Calling all football fans and history buffs!!! Immediately after World War II, the American military stationed in the South Pacific began playing full-contact football - pads and all. Andersen Air Force Base's Gilkeson Field, named after Brig. Gen. Adlai H. Gilkeson, commanding general of the 19th Bombardment Wing from 1949 to 1951, served as home of the North Field Bombers, the base football team! Teams in Japan, the Philippines, and Guam played in local military leagues, occasionally flying long distances to compete. A league champ on Guam wasn't determined until 1947, when the 1st Marine Brigade and the 501st Port Battalion tied for the island championship. The North Field (later Andersen) Bombers went undefeated in the 1948 season to capture the island title, which began a long legacy of the most successful football team on Guam for the next 34 years. The Bombers won at least 17 league/island championships - including 11 titles in a row from 1955 to 1966. The last Bomber championship was in 1974. Other teams on the island were also rich in tradition and history. In short, while the Navy dominated the league with their number of teams in action, it was the Andersen Bombers that dominated on the scoreboard and in the standings. The Bombers lasted until the leagues' end after the 1981 season. #TeamAndersen #TBT #NorthFieldBombers Joint Region Marianas US Naval Base Guam U.S. Pacific Air Forces 1st Marine Brigade
Every flight starts with planning! And a trip to Aircrew Flight Equipment. AFE Airmen maintain equipment used by pilots, which are essential for survival capabilities. AFE Airmen provide direct support to the Continuous Bomber Presence. Thanks, AFE!
The United States, along with Mexico and the Philippines, were ranked one of the world's worst places for human trafficking in 2018. In the U.S., there is no official number of human trafficking victims, but estimates place it in the hundreds of thousands. Look for these indicators to help combat human trafficking.
WARNING: Security Forces will deny access to the base and/or issue fines for not updating your vehicle registration or not having insurance.
Exercise the very right you protect - your right to vote! We can help with registering to vote, requesting an absentee ballot and notifying your local election officials back home of a change of address. Below is Voter Registration application, Absentee Ballot Request form (SF-76), and mailing address. This form is for Uniformed Service members, family members of voting age, DoD civilians, and citizens residing outside the United States. You may access many voting related questions and answers on the FVAP website at http://www.fvap.gov. Please click the link below to access the direct-to-voter training video which goes through the process step by step. https://www.fvap.gov/militaryhowto If you have any questions please contact your designated squadron UVAO or IVAO at DSN: 366-8137 or email: Andersen.vote@us.af.mil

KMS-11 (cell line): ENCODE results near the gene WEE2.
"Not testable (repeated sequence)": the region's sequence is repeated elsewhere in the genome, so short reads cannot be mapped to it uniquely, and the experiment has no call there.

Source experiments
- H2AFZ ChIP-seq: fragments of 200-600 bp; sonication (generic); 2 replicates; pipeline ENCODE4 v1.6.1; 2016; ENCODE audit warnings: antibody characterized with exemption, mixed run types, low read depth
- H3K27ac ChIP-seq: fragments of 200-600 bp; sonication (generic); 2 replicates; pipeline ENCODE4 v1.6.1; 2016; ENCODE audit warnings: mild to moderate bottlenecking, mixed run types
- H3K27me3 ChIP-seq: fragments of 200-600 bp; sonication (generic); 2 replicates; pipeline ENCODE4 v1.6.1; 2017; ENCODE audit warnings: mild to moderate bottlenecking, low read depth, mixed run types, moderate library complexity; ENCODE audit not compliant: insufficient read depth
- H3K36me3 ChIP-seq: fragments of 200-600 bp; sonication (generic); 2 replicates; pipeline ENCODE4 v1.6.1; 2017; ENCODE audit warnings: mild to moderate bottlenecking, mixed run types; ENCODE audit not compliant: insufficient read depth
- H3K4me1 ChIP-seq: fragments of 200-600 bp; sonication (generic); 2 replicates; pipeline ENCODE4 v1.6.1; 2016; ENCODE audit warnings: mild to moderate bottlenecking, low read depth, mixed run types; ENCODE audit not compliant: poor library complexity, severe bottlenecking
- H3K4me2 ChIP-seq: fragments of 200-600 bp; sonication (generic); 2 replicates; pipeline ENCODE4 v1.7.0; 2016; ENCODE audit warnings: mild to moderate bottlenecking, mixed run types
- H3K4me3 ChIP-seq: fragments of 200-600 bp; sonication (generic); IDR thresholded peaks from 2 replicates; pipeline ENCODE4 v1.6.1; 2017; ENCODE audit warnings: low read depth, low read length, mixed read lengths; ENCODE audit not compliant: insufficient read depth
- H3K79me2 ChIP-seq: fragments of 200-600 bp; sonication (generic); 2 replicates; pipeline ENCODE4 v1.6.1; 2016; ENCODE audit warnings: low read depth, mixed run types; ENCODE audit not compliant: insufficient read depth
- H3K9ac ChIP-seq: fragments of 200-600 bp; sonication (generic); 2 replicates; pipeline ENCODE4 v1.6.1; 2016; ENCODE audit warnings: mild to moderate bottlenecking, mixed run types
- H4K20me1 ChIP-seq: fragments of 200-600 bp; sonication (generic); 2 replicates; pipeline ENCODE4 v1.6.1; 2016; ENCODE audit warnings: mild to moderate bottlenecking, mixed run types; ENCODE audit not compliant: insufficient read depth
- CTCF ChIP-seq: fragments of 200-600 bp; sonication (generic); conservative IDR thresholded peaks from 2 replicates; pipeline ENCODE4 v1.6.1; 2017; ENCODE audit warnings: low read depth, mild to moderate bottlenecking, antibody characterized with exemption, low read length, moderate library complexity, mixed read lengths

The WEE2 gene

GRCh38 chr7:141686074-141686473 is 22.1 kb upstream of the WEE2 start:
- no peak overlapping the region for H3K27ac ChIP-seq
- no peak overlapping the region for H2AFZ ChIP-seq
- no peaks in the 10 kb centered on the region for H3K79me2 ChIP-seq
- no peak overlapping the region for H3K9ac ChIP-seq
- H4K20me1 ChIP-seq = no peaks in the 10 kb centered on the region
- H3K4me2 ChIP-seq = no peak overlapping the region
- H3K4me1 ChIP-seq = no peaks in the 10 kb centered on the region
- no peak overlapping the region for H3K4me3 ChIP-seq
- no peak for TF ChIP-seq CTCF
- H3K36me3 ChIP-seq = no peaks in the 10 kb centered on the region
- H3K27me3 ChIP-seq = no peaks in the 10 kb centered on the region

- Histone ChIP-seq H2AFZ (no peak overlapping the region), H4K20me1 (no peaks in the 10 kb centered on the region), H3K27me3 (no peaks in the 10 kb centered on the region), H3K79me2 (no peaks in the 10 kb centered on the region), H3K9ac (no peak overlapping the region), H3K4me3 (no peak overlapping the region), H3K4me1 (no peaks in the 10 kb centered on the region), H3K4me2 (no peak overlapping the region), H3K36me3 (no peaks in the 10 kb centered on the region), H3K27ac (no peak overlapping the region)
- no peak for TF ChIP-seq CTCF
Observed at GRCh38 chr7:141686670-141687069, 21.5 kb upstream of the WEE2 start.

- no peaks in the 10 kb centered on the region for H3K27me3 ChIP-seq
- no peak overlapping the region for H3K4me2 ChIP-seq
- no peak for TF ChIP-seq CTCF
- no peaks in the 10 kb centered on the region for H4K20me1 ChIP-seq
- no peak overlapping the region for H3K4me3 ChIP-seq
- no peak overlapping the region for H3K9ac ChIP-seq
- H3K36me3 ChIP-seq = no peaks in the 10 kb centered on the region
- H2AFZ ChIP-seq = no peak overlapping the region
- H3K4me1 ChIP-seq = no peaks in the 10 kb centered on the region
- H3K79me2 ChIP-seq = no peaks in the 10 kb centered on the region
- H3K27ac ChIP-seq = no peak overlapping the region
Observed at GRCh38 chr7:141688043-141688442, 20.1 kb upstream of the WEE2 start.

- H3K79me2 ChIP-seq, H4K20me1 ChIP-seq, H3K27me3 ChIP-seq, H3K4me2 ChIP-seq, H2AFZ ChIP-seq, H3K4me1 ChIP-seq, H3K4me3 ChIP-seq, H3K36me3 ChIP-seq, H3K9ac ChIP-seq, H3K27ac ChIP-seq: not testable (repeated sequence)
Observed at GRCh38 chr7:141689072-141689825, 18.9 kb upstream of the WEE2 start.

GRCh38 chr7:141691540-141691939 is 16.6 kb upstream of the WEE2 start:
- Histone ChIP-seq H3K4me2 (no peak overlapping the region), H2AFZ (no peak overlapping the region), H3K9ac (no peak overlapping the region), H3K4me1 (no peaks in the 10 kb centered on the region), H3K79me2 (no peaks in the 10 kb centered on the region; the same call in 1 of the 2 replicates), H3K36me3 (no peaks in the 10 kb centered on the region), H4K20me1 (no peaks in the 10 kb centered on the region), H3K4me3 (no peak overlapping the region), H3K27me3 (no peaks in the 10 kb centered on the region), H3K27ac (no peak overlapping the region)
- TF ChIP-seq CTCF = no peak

Congratulations to Staff Sgt. Shannen Lisbourne from the 36th WG/JA team for being recognized as one of Team Andersen's Best! Great job!
#TeamAndersenDYK every day in the United States, about 10 people die from unintentional drowning, according to the Center for Disease Control and Prevention. Drowning ranks fifth among the leading causes of unintentional injury death in the U.S. Many Airmen and families enjoy swimming within the shallow water, but some choose to swim beyond the reef into deeper depths. Since there is no continental shelf around Guam, the landmass underwater does not have a gradual slope; therefore, the water depth drops suddenly. Swimmers are advised not to swim beyond the reef and into the deep open water to avoid hazardous waves and currents or other harmful conditions. Alcohol is also a major cause of water-related incidents. Among adolescents and adults, alcohol use is involved in up to 70 percent of deaths associated with water recreation, according to the CDC. Drinking alcohol causes a lack of coordination, disturbance of the inner ear, impaired reaction time and impaired judgment, which can cause someone to become injured or drown while swimming. Please be safe when out swimming. Never swim alone, drink while swimming, and pay attention to the flag conditions. #safety
Way to go, Security Forces! Sen. Joe San Augustin from the 35th Guam Legislature presented Airmen from the 36th Security Forces Squadron with a legislative resolution and certificates of appreciation, recognizing their volunteer efforts throughout the island community, Jan.16 at Tarague Beach. #TeamAndersen #OneGuam #Community #GoodNeighbors The Office of Senator Joe S. San Agustin Joint Region Marianas U.S. Pacific Air Forces The Guam Legislature
Showing love to Guam and promoting #environmental stewardship with #partners! Airmen from the 506th Expeditionary Air Refueling Squadron and 190th Air Refueling Wing - Kansas Air National Guard partnered with Sailors from Commander, Submarine Squadron Fifteen and members of Love Guam for a roadside cleanup Jan. 11 in Yigo. #OneGuam #GreenGuam #GoodNeighbors #Community #TeamAndersen #TeamAndersenTBT Joint Region Marianas U.S. Pacific Air Forces Yigo Mayor's Office
The "First Lady" of Andersen Air Force Base has retired. Please join Team Andersen in giving our thanks and well wishes to Mrs. Joyce Martratt after her more than 54 years of service to the U.S. Air Force. Mrs. Joyce has been guiding and assisting the leadership of AAFB as an invaluable secretary since the height of the Vietnam war. Serving with 27 general officers during her tenure, she has been essential in the continued success of Andersen, and by extension the security and safety of the indo-pacific region. Thank you for all that you have done for all of us in Team Andersen and may you have a blessed retirement. Si Yu'us ma'åse' Mrs. Joyce U.S. Pacific Air Forces U.S. Indo-Pacific Command #retirement